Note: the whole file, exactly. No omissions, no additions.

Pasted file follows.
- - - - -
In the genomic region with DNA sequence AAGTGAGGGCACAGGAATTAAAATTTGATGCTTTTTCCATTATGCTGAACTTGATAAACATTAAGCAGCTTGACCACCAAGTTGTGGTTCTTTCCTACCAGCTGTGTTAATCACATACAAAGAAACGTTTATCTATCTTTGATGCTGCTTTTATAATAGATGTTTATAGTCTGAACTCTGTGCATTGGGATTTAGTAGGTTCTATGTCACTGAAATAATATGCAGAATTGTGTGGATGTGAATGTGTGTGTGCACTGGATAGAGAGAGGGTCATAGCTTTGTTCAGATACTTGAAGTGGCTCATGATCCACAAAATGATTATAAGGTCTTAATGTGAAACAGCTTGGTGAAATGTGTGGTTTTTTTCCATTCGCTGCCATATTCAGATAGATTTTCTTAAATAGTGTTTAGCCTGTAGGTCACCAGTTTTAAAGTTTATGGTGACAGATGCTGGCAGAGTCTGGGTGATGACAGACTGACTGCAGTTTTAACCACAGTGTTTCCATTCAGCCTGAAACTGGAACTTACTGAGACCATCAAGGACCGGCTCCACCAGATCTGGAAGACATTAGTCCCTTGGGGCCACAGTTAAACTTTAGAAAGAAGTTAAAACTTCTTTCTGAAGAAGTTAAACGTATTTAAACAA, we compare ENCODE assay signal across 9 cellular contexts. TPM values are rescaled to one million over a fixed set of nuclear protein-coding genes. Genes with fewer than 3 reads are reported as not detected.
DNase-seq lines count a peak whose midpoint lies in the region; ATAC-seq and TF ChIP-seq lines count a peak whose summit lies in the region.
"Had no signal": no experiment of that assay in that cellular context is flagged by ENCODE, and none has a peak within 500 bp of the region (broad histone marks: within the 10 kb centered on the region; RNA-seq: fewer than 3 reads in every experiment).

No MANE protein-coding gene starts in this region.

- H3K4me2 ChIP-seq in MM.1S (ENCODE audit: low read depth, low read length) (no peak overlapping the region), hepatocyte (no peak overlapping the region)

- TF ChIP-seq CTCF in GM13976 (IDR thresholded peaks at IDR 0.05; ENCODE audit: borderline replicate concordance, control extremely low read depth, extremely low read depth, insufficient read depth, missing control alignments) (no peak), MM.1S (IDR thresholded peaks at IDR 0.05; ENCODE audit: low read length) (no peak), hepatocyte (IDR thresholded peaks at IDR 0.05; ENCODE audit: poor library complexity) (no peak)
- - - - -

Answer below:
In the genomic region with DNA sequence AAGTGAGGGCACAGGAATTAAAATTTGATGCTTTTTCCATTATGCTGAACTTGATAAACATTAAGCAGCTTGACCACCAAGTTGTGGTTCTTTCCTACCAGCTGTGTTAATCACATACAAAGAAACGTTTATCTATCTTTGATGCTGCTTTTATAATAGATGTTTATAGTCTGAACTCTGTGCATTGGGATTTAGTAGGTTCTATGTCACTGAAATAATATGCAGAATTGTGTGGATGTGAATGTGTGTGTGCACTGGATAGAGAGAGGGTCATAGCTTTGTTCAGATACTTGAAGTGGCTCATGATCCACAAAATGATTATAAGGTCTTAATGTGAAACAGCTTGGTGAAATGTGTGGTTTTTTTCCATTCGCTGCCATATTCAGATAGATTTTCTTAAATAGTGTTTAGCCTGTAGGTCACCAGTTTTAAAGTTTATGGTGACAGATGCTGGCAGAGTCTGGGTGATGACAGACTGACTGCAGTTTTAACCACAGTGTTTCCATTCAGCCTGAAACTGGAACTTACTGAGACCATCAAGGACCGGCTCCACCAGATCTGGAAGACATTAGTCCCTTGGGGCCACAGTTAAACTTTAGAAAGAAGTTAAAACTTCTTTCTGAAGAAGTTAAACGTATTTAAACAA, we compare ENCODE assay signal across 9 cellular contexts. TPM values are rescaled to one million over a fixed set of nuclear protein-coding genes. Genes with fewer than 3 reads are reported as not detected.
DNase-seq lines count a peak whose midpoint lies in the region; ATAC-seq and TF ChIP-seq lines count a peak whose summit lies in the region.
"Had no signal": no experiment of that assay in that cellular context is flagged by ENCODE, and none has a peak within 500 bp of the region (broad histone marks: within the 10 kb centered on the region; RNA-seq: fewer than 3 reads in every experiment).

No MANE protein-coding gene starts in this region.

- H3K4me2 ChIP-seq in MM.1S (ENCODE audit: low read depth, low read length) (no peak overlapping the region), hepatocyte (no peak overlapping the region)

- TF ChIP-seq CTCF in GM13976 (IDR thresholded peaks at IDR 0.05; ENCODE audit: borderline replicate concordance, control extremely low read depth, extremely low read depth, insufficient read depth, missing control alignments) (no peak), MM.1S (IDR thresholded peaks at IDR 0.05; ENCODE audit: low read length) (no peak), hepatocyte (IDR thresholded peaks at IDR 0.05; ENCODE audit: poor library complexity) (no peak)